Snails at Snail Cave, and elsewhere in Wales

This post has been published on behalf of Dr. Ben Rowson, Senior Curator: Mollusca at Amgueddfa Cymru – National Museum Wales.  

I am not an archaeologist. Instead, I am a specialist in non-marine molluscs (slugs and snails) at Amgueddfa Cymru – National Museum Wales, Cardiff. Nonetheless I have the occasional privilege of working on molluscs from archaeological sites, and today is one of those “inter-disciplinary” days.

My usual role is to sort and identify any molluscs from the excavations (which can range from easy to very difficult) and to comment upon their possible significance. In this brief blog I can only give a flavour, but a great new book now exists for anyone keen to learn more (

There are three main roles of molluscs in archaeology. Two are as old as humanity itself.

Snail Cave, North Wales (photo by George Smith)

Firstly, food. Barring religious taboos, inexplicable cultural preferences, and indelible experiences of food poisoning, edible shellfish have been important since prehistory, as attested by shell middens at countless occupied sites. When archaeologists first excavated Snail Cave, a prehistoric rock shelter near Llandudno, North Wales, they found it dominated by shells of the edible winkle Littorina littorea and other edible rocky shore molluscs. Many of the shells were intact, suggesting that they were “winkled out” with an implement, something almost impossible without first cooking the snails. Seasonal shellfish harvesting was a likely function of the shelter, perhaps in the autumn. Did some Mesolithic months have an “r” in them too?!

The Mesolithic cowrie bead from Snail Cave

Snail Cave also yielded evidence of a second ancient use of molluscs: the manufacture of artefacts. A single perforated bead made from a shell of a northern cowrie Trivia cf. arctica was present in the deposits. This was only the second such bead yet found in Wales, probably dating to the Later Mesolithic age like others found the Britain and Atlantic Europe. The holes appear to have been pierced deliberately to string the bead. Cowrie beads, of course, can still be seen adorning necks, wrists or ankles in the seaside towns of Britain today. And cowries are catnip to shell collectors of all ages.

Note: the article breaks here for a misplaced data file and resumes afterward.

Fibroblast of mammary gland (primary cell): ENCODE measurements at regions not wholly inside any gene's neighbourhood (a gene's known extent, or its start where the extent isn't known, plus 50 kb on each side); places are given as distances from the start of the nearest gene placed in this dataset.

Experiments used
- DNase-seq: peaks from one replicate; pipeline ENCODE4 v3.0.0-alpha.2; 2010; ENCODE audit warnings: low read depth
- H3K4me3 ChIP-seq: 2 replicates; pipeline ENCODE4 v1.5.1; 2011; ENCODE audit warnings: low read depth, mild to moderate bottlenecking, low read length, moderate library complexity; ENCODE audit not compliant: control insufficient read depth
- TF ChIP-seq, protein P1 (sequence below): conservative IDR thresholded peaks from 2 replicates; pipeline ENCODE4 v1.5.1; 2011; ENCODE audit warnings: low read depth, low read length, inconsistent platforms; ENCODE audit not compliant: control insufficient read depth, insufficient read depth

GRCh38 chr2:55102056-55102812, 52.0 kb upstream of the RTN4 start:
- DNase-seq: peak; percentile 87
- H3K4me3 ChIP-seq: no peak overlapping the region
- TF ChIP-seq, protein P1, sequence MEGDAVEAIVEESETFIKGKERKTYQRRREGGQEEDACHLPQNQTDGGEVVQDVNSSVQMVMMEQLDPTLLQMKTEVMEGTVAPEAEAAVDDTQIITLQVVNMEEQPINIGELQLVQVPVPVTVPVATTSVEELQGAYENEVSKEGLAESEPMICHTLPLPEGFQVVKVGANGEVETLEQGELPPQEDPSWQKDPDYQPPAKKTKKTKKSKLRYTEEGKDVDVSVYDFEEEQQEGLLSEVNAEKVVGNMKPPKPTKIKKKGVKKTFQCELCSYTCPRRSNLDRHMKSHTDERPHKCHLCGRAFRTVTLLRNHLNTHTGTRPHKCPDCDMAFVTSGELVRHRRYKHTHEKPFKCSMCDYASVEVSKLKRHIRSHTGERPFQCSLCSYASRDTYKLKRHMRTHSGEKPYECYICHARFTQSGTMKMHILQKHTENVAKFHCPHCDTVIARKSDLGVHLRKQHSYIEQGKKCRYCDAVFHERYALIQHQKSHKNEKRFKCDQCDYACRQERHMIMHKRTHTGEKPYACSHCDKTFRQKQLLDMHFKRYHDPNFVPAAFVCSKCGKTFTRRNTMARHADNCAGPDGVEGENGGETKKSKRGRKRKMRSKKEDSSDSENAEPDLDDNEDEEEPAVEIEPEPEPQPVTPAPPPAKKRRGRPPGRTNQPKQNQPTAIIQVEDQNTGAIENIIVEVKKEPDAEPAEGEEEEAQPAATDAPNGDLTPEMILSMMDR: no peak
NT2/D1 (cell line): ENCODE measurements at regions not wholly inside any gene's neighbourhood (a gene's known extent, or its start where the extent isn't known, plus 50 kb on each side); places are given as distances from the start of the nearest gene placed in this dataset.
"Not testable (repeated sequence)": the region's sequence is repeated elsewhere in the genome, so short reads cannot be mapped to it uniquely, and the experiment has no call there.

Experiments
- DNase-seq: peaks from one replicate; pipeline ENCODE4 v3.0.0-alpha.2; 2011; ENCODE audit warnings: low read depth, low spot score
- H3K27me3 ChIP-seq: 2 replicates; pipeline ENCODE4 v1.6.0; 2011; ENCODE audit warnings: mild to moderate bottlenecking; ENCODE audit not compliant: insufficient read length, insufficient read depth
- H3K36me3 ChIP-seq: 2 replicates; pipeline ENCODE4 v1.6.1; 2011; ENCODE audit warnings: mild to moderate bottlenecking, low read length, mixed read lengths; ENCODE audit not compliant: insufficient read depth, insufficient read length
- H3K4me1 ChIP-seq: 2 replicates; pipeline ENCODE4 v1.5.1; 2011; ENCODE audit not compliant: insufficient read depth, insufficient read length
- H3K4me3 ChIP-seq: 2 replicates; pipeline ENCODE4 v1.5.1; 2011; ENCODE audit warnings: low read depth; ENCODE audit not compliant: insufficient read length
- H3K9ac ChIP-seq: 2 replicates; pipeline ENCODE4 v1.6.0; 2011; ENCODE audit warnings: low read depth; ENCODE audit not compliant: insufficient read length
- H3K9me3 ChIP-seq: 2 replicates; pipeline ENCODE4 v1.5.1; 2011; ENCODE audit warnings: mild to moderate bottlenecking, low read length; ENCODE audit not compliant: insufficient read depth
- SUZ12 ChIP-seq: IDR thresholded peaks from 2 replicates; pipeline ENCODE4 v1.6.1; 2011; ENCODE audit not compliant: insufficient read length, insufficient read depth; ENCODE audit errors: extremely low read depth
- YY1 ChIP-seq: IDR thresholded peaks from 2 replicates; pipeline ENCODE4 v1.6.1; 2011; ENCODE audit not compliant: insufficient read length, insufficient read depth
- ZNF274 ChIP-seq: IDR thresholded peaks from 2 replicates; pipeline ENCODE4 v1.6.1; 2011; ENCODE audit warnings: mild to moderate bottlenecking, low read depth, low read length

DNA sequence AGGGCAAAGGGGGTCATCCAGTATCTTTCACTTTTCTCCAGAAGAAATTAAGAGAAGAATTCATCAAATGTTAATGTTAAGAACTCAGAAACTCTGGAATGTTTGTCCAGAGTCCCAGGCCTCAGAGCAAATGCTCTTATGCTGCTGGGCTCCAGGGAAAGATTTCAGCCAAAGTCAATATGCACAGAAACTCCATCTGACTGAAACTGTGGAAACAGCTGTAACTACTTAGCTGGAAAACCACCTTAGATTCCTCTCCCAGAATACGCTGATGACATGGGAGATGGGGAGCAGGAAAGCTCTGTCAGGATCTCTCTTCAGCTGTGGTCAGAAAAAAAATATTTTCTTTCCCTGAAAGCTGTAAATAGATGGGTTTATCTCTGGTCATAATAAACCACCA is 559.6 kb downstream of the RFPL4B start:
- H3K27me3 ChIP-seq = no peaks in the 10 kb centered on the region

A snail community in situ, preserved in marl near Monmouth (photo by Stephen Clarke)

In south Wales, my young daughter and I find that Trivia is just rare enough to be worth hunting for, yet common enough to be confident of finding at least one during a summer’s day down the beach. Their eye-like shape gives them a mystic air; in Welsh they are the Cragen Fair (“Mary Shell”), perhaps denoting a more religious power; and in much of the world cowries were literally what wealth was made of. For me personally, there are few better examples of archaeology’s ability to connect us to the past than to imagine that prehistoric beachcomber, feeling just as I do when a cowrie winks up from the sand.

Another snail community characteristic of its habitat (in this case, sand dunes)

The third role of molluscs in archaeology requires shells not touched by human hand. Terrestrial molluscs – most of which are small – can live and die in tiny patches of the right habitat, yet their shells can persist for millennia. This can make them excellent indicators of past environmental conditions. The reconstructive use of land snails in archaeology was pioneered by John Gwynne “Snails” Evans (1941-2005), whose collection now resides at Amgueddfa Cymru. From time to time I have identified snails in the same vein, most recently from excavations near Monmouth, where a rich mollusc fauna thrived beside what is thought to have been a large post-glacial lake. Currently, I am working on material from far earlier in our prehistory – from hominin sites in Africa –– but that will merit a blog of its own another time.